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Ideas For Improving Your Own Prosthesis Answered

Hi, I've posted some of the innovations I've made to my own prosthesis and thought others wearers might be interested in ideas for making improvements on your own. Thanks!



Another idea is just to be carefully when shoving limbs under a running lawnmower

Ouch! I bet that wouldn't feel too good. I heard that the toungevision thing wasn't really that successful. Apparently the tounge can only resolve so much detail. My idea for sensory feedback was this: Why not have two contacts on the skin that electrically pulse? Just enough so it can be felt, of course. The rate at which it pulses would be determined by how tight the prosthetic's grip is. This could be deduced from the amount of current going to the motor, or some kind of pressure sensor (piezo?)

Raw electricity? I don't think so, that stuff isn't pleasant, and over time can atropy or/and damage nerves. I was thinking if you still had the other hand , you put on a glove with forcefeedback/whatever that coresponds to the what prosthesis is touching. I don't know where else you could send touch sensation. In the future it could also tranfer hot and cold sensation. But in the future we also have nanobots that regrow/rebuild the arm/leg and nerve endings.

Possibly, I'd love to think that way. Maybe in a decade, it would be possible to grow a whole hand of my own cells. For now, perhaps some electrical-to-motion feedback mechanism consisting of a small spring, magnet, and solenoid coil so that current will bring the magnet closer to the center of the coil. Perhaps we should branch off here to a new topic to discuss feedback designs.

So the idea of feedback is on the table. 1st Drawback/downer is that it is goingto consumer power = batteries. Then you have to decide where on the body you want the feedback to go to. I remember an illustration of the human bodies perception that had the head hands and feet huge and the rest of the body tiny , to show the amount of never endings in head mouth hands feet compared to the rest of the body. Logically speaking if you want any detail, you have to pick a spot with heavy amount of nerve endings. and starting off small with a practicle/ useable reason. Ok I not having a prosthesis, I don't know what you usually use it on that feedback would help on. Could you give an example , so I can imagine it?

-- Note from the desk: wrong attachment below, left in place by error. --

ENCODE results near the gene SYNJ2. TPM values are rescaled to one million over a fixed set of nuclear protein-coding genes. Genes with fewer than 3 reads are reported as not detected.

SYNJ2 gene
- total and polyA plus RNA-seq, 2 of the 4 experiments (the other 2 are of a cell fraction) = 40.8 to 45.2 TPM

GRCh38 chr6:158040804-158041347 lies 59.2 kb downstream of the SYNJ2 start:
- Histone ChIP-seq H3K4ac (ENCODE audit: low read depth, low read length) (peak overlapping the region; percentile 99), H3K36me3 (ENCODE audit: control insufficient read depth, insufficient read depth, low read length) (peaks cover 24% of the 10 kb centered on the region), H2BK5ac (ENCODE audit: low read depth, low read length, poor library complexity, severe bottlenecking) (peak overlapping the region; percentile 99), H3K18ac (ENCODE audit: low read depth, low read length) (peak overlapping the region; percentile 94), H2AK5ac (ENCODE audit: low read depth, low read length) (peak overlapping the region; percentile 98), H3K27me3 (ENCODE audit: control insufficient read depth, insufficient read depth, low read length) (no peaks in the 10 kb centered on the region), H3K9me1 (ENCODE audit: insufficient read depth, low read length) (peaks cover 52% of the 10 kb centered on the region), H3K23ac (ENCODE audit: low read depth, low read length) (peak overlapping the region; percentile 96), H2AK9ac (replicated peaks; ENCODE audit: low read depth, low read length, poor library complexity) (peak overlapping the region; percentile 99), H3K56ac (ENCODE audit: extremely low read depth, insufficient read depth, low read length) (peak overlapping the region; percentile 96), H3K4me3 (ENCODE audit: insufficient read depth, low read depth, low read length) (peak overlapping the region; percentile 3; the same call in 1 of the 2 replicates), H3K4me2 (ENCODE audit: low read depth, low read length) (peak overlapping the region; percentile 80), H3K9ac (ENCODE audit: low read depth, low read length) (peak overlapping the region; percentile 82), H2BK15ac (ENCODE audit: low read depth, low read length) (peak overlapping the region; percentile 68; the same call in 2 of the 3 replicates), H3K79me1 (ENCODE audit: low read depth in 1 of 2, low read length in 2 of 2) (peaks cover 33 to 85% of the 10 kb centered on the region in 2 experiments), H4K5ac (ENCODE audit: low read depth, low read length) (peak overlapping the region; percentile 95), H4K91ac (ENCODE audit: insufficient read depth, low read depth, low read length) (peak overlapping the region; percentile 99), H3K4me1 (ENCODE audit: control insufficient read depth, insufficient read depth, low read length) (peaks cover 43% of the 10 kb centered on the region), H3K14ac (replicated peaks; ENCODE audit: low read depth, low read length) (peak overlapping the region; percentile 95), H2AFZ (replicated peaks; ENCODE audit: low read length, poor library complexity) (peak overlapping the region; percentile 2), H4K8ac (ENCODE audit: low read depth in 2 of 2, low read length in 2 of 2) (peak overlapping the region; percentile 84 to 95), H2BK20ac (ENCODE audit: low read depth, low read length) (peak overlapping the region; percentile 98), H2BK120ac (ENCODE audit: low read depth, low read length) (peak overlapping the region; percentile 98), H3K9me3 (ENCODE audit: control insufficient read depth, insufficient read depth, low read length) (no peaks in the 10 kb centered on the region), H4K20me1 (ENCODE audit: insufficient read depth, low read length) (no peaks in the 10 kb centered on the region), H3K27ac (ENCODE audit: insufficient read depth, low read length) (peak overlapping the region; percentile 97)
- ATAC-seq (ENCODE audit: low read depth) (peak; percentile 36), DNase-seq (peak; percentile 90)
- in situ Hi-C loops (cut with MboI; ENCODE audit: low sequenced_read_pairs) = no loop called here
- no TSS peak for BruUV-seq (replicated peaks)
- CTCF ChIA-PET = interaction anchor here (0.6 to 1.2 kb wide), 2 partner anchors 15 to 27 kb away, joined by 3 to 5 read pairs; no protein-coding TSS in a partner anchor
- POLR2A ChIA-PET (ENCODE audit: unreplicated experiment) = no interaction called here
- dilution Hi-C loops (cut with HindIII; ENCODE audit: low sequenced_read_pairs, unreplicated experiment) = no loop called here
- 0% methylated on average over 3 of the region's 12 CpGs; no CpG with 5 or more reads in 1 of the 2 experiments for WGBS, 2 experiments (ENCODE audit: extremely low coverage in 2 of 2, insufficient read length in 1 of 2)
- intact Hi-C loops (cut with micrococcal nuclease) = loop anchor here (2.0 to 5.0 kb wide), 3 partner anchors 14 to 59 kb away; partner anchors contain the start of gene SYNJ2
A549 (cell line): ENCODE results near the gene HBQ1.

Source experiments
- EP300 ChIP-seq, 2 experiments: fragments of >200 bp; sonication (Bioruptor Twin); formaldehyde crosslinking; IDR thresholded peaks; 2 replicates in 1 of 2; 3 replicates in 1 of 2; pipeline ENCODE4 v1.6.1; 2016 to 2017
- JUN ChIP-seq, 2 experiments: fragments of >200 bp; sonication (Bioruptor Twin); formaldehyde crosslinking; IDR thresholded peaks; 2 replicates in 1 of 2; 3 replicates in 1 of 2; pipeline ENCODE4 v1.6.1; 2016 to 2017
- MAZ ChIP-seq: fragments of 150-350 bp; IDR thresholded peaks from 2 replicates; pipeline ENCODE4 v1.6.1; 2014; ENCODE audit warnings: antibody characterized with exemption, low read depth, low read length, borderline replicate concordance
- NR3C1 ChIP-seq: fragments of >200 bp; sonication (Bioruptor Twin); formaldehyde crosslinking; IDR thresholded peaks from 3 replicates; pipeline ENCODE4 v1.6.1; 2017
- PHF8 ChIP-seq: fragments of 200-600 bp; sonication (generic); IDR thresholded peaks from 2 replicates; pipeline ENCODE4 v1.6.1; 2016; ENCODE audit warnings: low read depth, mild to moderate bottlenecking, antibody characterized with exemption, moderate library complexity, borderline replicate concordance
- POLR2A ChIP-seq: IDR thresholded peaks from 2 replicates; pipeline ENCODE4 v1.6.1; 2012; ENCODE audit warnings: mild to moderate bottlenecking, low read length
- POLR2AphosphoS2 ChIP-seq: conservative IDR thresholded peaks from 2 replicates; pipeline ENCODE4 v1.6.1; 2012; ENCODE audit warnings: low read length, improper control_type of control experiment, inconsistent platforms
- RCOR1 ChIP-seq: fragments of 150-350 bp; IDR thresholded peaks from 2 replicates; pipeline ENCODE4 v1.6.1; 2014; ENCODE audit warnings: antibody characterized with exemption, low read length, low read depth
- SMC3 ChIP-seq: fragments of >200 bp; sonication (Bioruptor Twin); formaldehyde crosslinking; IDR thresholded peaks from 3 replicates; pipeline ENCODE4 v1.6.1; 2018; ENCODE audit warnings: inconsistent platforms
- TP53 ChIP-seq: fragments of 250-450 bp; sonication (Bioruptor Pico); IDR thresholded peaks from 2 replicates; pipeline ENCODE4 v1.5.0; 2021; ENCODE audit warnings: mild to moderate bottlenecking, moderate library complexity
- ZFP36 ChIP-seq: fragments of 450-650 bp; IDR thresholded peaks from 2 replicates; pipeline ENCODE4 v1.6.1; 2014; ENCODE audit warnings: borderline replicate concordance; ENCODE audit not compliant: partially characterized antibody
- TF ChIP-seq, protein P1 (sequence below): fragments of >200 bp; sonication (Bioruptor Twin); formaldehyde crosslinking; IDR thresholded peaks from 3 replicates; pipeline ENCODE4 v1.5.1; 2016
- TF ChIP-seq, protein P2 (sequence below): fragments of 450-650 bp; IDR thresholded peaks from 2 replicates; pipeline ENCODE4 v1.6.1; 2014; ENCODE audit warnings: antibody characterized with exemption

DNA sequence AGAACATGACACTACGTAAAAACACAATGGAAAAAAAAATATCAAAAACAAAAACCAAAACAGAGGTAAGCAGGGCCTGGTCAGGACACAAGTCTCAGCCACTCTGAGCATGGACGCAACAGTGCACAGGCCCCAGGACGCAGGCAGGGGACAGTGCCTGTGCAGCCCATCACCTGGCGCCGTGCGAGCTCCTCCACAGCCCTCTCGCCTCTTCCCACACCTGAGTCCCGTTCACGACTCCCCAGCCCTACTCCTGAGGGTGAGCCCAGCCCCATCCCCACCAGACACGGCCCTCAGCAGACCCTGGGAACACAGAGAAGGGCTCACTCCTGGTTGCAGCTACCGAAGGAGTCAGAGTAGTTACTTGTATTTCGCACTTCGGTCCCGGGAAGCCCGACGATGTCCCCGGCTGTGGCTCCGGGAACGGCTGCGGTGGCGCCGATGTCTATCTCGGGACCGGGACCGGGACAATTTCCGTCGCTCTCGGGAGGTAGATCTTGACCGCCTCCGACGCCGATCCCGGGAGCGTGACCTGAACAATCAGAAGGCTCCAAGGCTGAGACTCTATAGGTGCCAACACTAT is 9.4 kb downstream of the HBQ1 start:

speak of the devil http://www.telegraph.co.uk/news/main.jhtml?xml=/news/2007/02/02/warm02.xml
A woman fitted with the world's first "bionic arm" controlled by thought alone has been given back a sense of feeling.
laudia Mitchell, 26, a former US marine, regained the ability to carry out simple tasks such as cutting up food when she was fitted with the prosthetic arm last year.

Now doctors have re-routed the ends of arm nerves to a patch of skin on her chest — allowing her to regain the sensation of having her lost hand touched.

A new study of her wrist, hand and elbow function found she could use the artificial limb intuitively and could perform tasks four times quicker than with a conventional prosthesis

I did see and electronic sensing device at siggraph a few years ago that worked quite well on my fingertips. Perhaps on a stub?

I've been looking to make a hearing aid for my Mom. Now that bluetooth in ear devices are cool, I can just make one that looks like a bluetooth device. A similar approach might work for the prosthesis. Make it loud and proud, dangit! Paint the prosthesis black and add some blue LEDs for that "techy" look. Better yet, make the prosthesis look like it's made out of carbon fiber and build your cellphone into the sucker. Also, lots of funny one-liners about how you came to need the prosthesis. "Hey what happened to your arm?" "Got bitten off by a great white near the Great Reef" or "A Croc got it when I threw myself in front of my girl. We were on safari in Djubuti and took us all by surprise. Couldn't save our butler, though." That type of thing. Darn the shame of a disability. We're all freakin' cracked pots in one way or another. End of rant.

One of the things you don't have with a prosthesis is feeling the object you are touching. Did you see the news story on blind people seeing with their tounge? A camera converts the image received to a device placed on their tounge/mouth. If you had sensors in prosthesis, maybe you could transmit them similarly.